The obvious area of concern for the market continues to be the economy. Economic releases continue to shock even the bears. April’s US Core Consumer Price Index (CPI) fell 0.4%, the largest drop in data going back to 1957; while US initial jobless claims came in a worse-than-expected 2.98 million. Since mid-March, 36.5 million Americans have lost jobs and Goldman Sachs now believes the unemployment rate will peak at 25% rather than 15% previously. Unexpectedly, April retail sales fell 16.4%, the largest on record, and industrial production declined 11.2%.
Federal Reserve Chairman Jerome Powell further increased market anxiety, warning the economy faced a long painful downturn if Congress didn’t provide more fiscal relief. Congress probably will, and the Democrat-controlled House of Representatives passed a $3 trillion stimulus/aid package last week, but the Republican-controlled Senate and President Trump are unlikely to give it the green light. Congress will eventually work out a deal and get another package passed but this one will take a little more time and it will likely be the last before the November election.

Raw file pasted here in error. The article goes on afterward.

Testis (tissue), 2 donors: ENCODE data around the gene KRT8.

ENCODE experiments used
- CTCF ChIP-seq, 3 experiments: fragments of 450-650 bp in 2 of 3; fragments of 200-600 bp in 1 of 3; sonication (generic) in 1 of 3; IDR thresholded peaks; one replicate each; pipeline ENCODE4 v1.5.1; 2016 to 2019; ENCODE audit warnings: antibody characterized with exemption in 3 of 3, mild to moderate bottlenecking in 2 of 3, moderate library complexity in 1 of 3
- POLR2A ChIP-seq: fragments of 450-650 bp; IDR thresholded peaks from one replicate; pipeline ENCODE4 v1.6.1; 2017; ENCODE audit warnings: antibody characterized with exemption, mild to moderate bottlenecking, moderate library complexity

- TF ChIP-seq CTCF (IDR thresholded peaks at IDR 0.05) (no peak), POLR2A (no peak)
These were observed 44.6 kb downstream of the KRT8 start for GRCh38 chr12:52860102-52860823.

Also weighing on traders has been the deteriorating relationship between the US and China. With the economy in a tail spin, President Trump is desperately trying to lay the blame on someone else and China is an easy target. Trump says he doesn’t even want to talk to Chinese President Xi right now and claimed to be looking at Chinese companies listing on US exchanges but not following US accounting rules. Trump also told the Federal Retirement Plan to avoid investing in Chinese stocks and tried to block the shipment of semiconductors to Chinese telecom giant Huawei. To fan the fires even more, the FBI and Homeland Security warned that Chinese and Iranian hackers were seeking to steal Coronavirus research. In theory, it would be a good thing if the entire world shared all their Coronavirus research in hopes a collaborative effort would bring a faster cure but that does not appear to be the goal right now.